Major risk factors for coronary artery disease include: tobacco use, uncontrolled high blood pressure, cholesterol abnormalities, obesity, diabetes, low activity, alcohol and other drugs, high levels of calcium supplements (over 1200mg/day) and hereditary factors. In addition, microvascular dysfunction, a form of coronary artery disease in small vessels is common in women. This is because women more often develop autoimmune disorders such as rheumatoid arthritis, MS and lupus. In addition, anemia, polycystic ovary disease, hormone changes and Type 2 diabetes all contribute to the metabolic mix.

Even if you have been diagnosed with Type 2 diabetes, coronary artery disease, peripheralMed.Food vascular disease, or have had a heart attack, stents or a stroke, there is hope for improvement. Exercise and normalizing weight, blood pressure and blood glucose, in addition to a medication regimen to improve lipids — all contribute to lowering risks and reducing the closure of arteries and stents. Taking a statin to lower your cholesterol is not a ticket to eating fried foods, bacon cheeseburgers or eggs. Good dietary practices are essential to long term health.

YOUNG WOMEN WITH TYPE 2 DIABETES: BEWARE OF HEART DISEASE

PART 1 — PREVENT HEART DISEASE & SAVE YOUR LIFE

A recently released study from Johns Hopkins University not only confirms the relationship of coronary artery disease to Type 2 diabetes but emphasizes the importance of preventing progression of associated heart and vascular disease in young women.

When researchers analyzed data on 10,000 men and women without a history of heart disease, clear gender differences surfaced. Men with Type 2 diabetes did not develop the same increase in heart disease they found in women. Under age sixty, when women are usually at less risk for heart disease than men — they found presence of Type 2 diabetes increased female risk up to four times.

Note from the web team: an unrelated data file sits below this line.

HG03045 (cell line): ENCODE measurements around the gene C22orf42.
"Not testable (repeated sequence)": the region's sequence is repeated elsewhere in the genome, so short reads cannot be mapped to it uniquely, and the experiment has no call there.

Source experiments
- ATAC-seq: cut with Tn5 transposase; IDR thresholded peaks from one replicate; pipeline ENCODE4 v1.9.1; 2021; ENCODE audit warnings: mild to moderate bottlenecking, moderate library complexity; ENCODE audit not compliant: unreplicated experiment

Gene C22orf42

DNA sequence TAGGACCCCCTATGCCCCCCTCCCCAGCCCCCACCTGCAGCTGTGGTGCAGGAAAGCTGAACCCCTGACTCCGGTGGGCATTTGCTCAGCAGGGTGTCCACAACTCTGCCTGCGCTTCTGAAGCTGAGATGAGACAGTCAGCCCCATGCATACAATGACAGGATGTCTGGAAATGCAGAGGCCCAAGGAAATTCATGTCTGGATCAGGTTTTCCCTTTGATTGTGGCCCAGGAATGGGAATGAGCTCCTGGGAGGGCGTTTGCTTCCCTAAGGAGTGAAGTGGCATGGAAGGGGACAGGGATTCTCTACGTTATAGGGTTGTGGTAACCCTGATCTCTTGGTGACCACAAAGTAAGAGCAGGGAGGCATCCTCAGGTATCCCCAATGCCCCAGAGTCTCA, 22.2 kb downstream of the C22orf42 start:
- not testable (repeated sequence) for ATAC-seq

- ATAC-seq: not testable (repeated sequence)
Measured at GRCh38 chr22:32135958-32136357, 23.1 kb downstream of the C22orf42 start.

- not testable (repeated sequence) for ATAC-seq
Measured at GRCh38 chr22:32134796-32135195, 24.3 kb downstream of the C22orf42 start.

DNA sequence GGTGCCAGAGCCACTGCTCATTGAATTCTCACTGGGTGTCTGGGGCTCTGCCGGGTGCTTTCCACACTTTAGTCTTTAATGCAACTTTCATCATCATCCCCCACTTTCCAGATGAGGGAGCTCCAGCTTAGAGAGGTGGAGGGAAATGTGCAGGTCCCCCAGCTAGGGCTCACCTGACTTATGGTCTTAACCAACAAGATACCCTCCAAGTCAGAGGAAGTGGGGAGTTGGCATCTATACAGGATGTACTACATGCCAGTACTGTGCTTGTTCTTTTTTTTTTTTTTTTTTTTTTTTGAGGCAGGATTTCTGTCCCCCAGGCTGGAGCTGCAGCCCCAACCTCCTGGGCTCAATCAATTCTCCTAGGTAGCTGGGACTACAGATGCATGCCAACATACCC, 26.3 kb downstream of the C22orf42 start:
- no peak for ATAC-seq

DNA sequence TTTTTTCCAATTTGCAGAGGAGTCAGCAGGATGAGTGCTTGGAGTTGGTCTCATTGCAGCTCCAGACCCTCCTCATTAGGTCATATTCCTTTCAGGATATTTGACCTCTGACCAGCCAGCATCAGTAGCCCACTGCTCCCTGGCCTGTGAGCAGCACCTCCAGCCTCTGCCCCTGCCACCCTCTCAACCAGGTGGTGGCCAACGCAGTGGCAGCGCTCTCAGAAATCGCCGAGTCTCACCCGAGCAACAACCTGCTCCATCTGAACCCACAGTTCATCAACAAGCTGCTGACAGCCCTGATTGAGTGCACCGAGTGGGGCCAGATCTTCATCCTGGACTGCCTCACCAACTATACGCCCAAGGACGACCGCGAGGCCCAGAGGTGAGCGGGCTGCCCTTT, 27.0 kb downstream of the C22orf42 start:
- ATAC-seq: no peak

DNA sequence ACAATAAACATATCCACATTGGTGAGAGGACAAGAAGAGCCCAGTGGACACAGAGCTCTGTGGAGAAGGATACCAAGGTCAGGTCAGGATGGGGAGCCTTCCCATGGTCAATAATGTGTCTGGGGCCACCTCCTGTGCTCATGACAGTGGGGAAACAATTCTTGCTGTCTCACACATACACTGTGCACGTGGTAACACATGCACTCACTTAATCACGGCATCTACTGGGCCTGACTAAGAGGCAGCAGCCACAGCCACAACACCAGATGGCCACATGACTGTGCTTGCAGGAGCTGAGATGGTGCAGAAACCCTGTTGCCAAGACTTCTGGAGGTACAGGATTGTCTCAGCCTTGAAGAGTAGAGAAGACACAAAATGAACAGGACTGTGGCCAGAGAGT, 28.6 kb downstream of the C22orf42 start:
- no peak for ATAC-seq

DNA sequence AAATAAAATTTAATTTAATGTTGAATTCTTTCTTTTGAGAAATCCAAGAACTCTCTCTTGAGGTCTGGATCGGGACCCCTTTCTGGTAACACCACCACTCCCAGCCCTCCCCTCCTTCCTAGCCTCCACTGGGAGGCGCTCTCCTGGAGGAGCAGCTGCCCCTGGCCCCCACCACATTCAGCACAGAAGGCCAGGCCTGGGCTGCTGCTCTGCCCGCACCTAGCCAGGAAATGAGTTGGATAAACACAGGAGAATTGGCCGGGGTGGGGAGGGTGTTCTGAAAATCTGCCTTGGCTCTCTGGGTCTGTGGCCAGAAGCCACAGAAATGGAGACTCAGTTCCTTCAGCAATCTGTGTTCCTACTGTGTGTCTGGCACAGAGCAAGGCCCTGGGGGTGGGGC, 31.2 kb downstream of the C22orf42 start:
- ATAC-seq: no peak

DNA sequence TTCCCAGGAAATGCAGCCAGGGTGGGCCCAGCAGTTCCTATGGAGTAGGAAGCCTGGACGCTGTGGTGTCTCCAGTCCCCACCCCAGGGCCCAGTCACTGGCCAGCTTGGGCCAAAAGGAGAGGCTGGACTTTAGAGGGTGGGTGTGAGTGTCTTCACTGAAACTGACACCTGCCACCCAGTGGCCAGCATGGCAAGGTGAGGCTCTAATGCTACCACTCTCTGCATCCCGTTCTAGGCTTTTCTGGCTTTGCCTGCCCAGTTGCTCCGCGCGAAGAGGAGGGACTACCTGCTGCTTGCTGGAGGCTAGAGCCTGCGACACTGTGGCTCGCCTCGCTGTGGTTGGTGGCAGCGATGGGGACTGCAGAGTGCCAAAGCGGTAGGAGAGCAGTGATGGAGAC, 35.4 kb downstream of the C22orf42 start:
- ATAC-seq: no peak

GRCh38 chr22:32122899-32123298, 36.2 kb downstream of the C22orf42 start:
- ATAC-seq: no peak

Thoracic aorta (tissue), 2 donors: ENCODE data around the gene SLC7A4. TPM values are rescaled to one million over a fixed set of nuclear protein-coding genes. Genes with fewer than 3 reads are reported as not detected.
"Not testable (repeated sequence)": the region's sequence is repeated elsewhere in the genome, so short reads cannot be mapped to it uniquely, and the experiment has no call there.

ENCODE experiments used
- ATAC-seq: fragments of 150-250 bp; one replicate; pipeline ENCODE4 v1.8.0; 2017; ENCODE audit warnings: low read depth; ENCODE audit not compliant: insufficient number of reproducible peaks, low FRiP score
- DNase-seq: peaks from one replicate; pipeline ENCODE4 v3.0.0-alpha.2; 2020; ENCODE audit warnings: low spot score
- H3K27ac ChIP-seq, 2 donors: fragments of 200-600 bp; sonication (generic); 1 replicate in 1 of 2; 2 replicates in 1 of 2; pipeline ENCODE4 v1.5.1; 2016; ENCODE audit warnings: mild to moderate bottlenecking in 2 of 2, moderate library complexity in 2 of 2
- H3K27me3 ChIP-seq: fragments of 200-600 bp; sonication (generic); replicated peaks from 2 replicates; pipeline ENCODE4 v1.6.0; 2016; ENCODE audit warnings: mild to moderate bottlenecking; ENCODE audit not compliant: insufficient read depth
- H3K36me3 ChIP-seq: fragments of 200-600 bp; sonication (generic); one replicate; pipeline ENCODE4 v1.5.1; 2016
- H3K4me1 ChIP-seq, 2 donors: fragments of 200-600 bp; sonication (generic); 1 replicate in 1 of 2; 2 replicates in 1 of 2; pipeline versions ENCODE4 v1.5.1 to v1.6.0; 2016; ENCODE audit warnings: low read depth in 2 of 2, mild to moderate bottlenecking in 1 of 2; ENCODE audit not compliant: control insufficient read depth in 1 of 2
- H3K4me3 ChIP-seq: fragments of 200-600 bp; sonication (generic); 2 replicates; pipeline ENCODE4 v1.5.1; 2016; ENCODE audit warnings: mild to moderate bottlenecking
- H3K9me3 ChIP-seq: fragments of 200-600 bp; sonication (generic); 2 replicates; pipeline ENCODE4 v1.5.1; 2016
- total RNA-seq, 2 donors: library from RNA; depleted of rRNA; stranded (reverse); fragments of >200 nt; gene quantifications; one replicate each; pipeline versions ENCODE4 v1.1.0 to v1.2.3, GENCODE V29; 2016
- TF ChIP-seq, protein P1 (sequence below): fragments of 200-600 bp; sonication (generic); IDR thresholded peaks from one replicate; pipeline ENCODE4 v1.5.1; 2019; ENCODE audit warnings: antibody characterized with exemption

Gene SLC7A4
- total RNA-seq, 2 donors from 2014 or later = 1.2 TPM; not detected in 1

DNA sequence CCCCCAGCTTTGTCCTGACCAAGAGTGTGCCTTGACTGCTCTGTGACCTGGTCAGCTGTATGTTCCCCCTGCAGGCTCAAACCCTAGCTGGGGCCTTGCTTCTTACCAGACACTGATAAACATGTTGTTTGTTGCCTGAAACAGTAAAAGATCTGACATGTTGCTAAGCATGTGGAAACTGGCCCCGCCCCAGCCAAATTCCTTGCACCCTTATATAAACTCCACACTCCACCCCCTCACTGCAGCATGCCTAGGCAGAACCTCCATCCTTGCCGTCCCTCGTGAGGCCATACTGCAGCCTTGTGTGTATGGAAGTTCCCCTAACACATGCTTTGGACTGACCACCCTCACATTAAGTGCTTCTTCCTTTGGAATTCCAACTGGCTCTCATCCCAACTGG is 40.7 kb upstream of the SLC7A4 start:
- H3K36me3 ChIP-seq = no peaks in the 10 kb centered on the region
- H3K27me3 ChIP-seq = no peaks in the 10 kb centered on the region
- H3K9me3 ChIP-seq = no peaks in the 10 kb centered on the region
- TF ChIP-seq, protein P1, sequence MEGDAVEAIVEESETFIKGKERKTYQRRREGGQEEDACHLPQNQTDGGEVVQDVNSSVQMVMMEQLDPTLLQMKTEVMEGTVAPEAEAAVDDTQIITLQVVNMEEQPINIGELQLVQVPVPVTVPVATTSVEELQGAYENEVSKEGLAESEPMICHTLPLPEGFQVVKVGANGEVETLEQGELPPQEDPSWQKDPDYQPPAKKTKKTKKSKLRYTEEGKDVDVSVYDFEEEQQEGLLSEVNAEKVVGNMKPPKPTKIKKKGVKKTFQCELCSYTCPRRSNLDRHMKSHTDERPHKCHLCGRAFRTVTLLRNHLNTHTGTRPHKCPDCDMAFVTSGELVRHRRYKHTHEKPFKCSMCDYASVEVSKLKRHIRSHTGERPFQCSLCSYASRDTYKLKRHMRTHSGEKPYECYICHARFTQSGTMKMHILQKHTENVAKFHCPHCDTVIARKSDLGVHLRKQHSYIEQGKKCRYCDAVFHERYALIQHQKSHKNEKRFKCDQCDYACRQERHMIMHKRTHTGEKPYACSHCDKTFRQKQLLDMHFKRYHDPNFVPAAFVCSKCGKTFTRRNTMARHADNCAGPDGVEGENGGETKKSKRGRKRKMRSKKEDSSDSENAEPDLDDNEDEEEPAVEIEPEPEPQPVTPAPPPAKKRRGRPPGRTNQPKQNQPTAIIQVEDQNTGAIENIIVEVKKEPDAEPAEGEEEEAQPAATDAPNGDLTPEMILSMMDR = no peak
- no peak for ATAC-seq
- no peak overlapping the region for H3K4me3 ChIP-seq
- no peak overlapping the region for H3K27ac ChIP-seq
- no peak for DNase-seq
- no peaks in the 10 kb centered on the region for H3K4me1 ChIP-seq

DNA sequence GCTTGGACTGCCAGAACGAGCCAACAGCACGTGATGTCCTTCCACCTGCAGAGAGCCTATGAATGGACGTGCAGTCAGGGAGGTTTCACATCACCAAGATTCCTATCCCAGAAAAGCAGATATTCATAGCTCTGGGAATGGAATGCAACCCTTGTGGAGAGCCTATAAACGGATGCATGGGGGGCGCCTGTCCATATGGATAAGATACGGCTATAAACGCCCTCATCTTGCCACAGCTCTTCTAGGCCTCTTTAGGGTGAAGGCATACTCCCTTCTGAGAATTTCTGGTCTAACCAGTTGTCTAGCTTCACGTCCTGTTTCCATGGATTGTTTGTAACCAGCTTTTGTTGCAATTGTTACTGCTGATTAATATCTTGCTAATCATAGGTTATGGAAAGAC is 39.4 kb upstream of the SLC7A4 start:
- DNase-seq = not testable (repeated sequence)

Uncontrolled glucose in diabetes stimulates an inflammatory process affecting the whole body. Tissues become insulin resistant and blood sugar rises. This contributes to the development of artery narrowing and reduced blood flow to the heart and other organs. Arteries stiffen, cholesterol accumulates and arteries develop thick areas called plaques that begin blocking blood flow.

Coronary arteries supply the heart with blood and nutrients, when the arteries become too narrow to carry enough oxygen, discomfort may occur. At first the disease is silent. There are no symptoms. In some women, symptoms are subtle and not recognized as heart-related. These include: jaw aching, upper back discomfort, breathlessness or upset stomach. When these potential heart symptoms are recognized, both patients and their physicians must search for the cause.

In women, a special type of coronary artery disease called microvascular dysfunction may occur. This problem involves tiny branching arteries supplying the heart muscle. Often large surface arteries are open and even a specialized invasive study of the inside of the vessels called a coronary angiogram is normal. Further testing is needed to identify the cause. Risk factors must be reviewed, other reasons must be ruled out and an exercise tolerance test combined with nuclear medicine or echocardiogram is needed to make the diagnosis.

Women must be cognizant of symptoms and seek medical attention for full evaluation of heart risks and laboratory studies to evaluate blood glucose, blood lipids (cholesterol) and other silent diseases such as thyroid abnormalities and anemia.

♥  Sixty-four percent of women who die of sudden death had no recognized heart symptoms.

 ♥  Fifty percent of people who have heart attacks die before reaching the hospital.

 With cardiovascular disease the leading cause of death in adults, it is past time to take control, make lifestyle changes and improve health.

 Dr. Betty